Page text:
Register in advance for the conversation here.
After registering, you will receive a confirmation email containing information about joining the meeting.
See the films prior to the discussion.
They’ll be available starting May 19th.
Please join us for a discussion of the short student films students from URB 202. Normally, in this seminar, we hold a lens to Trenton and learn about how communities work by examining the lives of Trentonians. This year, from the seclusion of our own homes, we set out to build community by sharing our own stories. Taken together, the films that have emerged these semester – in eight short weeks – suggest that our job as artists and media-makers in this pandemic is to acknowledge the wide range of experiences we’re facing, while also creating what commentator Ezra Klein has called “a collective understanding of we’re going through individually together.”
You are cordially invited to watch the films ahead of time – they’ll be available as soon as they’re finished, May 19 -- and then join our online discussion with the filmmakers on May 20 at 5pm. Sharing these cinematic experiments with you will allow us to continue, albeit very differently, our project of community-engagement.
- Purcell Carson, The Trenton Project, Princeton University
- Katharine Reed, ’19, Global History Lab
- Sadia Shepard, writer and filmmaker, Wesleyan University
- David Stirk, dean of Butler College
Lost Spring. Liana Cohen. As Covid-19 ravages New York City, a quarantined former opera singer rediscovers old photographs and materials from throughout her life, sparkling mingled nostalgia and self-reflection.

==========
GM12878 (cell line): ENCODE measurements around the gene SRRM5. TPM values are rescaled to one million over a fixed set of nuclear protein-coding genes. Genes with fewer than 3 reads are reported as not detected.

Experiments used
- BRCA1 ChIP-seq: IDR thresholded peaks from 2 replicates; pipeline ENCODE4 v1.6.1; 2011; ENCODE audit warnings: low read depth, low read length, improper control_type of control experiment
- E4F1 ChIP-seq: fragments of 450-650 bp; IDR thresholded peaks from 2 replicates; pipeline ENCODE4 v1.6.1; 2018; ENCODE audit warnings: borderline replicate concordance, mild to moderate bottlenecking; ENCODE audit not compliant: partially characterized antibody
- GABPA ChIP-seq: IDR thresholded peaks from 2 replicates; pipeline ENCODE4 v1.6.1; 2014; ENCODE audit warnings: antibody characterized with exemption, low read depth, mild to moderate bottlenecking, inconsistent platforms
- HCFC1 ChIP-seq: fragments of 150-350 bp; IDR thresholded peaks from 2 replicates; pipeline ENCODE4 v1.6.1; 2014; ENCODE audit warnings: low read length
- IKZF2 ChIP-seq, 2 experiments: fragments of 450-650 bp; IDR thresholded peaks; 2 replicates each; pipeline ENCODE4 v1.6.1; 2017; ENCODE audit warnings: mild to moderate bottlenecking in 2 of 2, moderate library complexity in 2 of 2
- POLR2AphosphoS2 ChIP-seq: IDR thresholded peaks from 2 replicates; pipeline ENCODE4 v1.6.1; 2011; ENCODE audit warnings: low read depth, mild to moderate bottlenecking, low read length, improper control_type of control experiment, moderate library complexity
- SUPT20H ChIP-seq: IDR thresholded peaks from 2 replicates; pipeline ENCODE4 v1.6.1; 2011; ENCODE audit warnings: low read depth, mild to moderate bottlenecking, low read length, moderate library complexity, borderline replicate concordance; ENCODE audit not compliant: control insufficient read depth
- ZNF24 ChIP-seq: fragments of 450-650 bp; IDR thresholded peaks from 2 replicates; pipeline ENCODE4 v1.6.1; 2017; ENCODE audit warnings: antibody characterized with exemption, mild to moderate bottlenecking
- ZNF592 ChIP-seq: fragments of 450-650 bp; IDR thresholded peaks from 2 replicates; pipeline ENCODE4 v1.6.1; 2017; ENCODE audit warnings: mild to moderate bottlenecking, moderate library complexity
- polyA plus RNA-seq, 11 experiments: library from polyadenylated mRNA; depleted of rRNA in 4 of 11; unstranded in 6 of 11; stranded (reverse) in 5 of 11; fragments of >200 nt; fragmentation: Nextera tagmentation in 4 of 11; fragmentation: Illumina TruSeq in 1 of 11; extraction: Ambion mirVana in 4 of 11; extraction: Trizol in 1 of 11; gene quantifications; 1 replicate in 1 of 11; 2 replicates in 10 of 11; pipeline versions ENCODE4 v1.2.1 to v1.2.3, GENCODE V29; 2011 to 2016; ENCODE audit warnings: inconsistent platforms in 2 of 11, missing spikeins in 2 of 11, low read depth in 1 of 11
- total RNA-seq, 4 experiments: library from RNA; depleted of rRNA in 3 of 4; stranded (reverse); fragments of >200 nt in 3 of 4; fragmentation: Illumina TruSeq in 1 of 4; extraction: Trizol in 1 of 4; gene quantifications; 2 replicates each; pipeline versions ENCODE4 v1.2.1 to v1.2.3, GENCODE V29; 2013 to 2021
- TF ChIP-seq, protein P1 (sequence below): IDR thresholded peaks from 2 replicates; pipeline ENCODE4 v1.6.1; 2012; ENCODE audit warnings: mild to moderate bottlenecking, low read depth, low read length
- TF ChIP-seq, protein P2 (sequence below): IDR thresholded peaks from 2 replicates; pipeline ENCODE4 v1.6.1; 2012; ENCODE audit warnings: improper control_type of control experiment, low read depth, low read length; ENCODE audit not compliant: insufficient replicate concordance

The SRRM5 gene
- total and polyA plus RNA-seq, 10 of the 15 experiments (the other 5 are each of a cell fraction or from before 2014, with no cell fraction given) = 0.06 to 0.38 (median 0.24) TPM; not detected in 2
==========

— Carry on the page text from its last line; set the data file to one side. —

7,000 Miles. Jimin Kang. Set amidst the uncertainty of the 2020 coronavirus pandemic, this film documents Kang, an international student from South Korea, as she spends her days in isolation at Princeton University, trying to stay connected with her family despite being 7,000 miles away.
Are You Happy? Sanna Lee. Su, an immigrant mother who raised two daughters all by herself, recounts how she’s managed to feed her family on a low paycheck.
Lakeless. Drew Pugliese. A poetic meditation on Packanack Lake—the filmmaker’s childhood home—through a conversation with his mother, as she negotiates her relationship with the community in the context of pandemic.
A First Hand, Reclaimed. Jonathan Reiss. Almost 50 years after her left hand was first tied behind her back to eradicate her left-handedness, Raya decides to draw for the first time in her life. With chalks and pencils, she reclaims her left handedness, and a childhood lived in second hand.
Double Red Flag. Jamie Rodriguez. A film about surfers and lemmings, two misunderstood populations that engage in dangerous behavior. Surfers have continued to gather despite stay-at-home orders. By following Max Edgerton, a North Carolina surfer, we gain perspective as to why surfers have chosen to engage in such deviant behavior.
Nocturno de la Pandemia. Jonathan Romero. The testimonial potential of dreams is deployed in this collection of voices from around the world providing rare access to the real concerns and desires of a generation going through the most challenging period for humanity since World War II.
Dinnertime. Cheyenne Zhang. As the global pandemic continues to affect our daily lives, we feel far away from so many people we love and care about. But for some families, ironically, social distancing has brought them closer together.